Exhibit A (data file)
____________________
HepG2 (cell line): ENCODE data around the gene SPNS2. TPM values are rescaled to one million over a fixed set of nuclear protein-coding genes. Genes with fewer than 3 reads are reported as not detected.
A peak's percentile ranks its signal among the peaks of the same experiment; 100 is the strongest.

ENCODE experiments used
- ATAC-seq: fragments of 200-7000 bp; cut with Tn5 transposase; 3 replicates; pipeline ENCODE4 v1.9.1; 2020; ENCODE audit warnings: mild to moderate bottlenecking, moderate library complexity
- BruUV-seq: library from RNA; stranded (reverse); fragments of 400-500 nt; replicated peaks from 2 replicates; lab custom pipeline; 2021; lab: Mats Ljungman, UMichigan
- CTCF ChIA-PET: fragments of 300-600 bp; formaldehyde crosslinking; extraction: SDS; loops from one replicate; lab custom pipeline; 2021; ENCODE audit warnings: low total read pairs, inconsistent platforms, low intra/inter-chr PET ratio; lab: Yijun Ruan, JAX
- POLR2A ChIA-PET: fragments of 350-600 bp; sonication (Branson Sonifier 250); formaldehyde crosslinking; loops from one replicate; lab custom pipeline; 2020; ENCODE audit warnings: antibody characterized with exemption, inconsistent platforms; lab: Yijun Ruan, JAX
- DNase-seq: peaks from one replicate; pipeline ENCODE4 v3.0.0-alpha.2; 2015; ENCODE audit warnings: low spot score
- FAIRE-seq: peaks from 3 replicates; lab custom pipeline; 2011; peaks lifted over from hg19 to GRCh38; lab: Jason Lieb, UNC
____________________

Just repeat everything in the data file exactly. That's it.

HepG2 (cell line): ENCODE data around the gene SPNS2. TPM values are rescaled to one million over a fixed set of nuclear protein-coding genes. Genes with fewer than 3 reads are reported as not detected.
A peak's percentile ranks its signal among the peaks of the same experiment; 100 is the strongest.

ENCODE experiments used
- ATAC-seq: fragments of 200-7000 bp; cut with Tn5 transposase; 3 replicates; pipeline ENCODE4 v1.9.1; 2020; ENCODE audit warnings: mild to moderate bottlenecking, moderate library complexity
- BruUV-seq: library from RNA; stranded (reverse); fragments of 400-500 nt; replicated peaks from 2 replicates; lab custom pipeline; 2021; lab: Mats Ljungman, UMichigan
- CTCF ChIA-PET: fragments of 300-600 bp; formaldehyde crosslinking; extraction: SDS; loops from one replicate; lab custom pipeline; 2021; ENCODE audit warnings: low total read pairs, inconsistent platforms, low intra/inter-chr PET ratio; lab: Yijun Ruan, JAX
- POLR2A ChIA-PET: fragments of 350-600 bp; sonication (Branson Sonifier 250); formaldehyde crosslinking; loops from one replicate; lab custom pipeline; 2020; ENCODE audit warnings: antibody characterized with exemption, inconsistent platforms; lab: Yijun Ruan, JAX
- DNase-seq: peaks from one replicate; pipeline ENCODE4 v3.0.0-alpha.2; 2015; ENCODE audit warnings: low spot score
- FAIRE-seq: peaks from 3 replicates; lab custom pipeline; 2011; peaks lifted over from hg19 to GRCh38; lab: Jason Lieb, UNC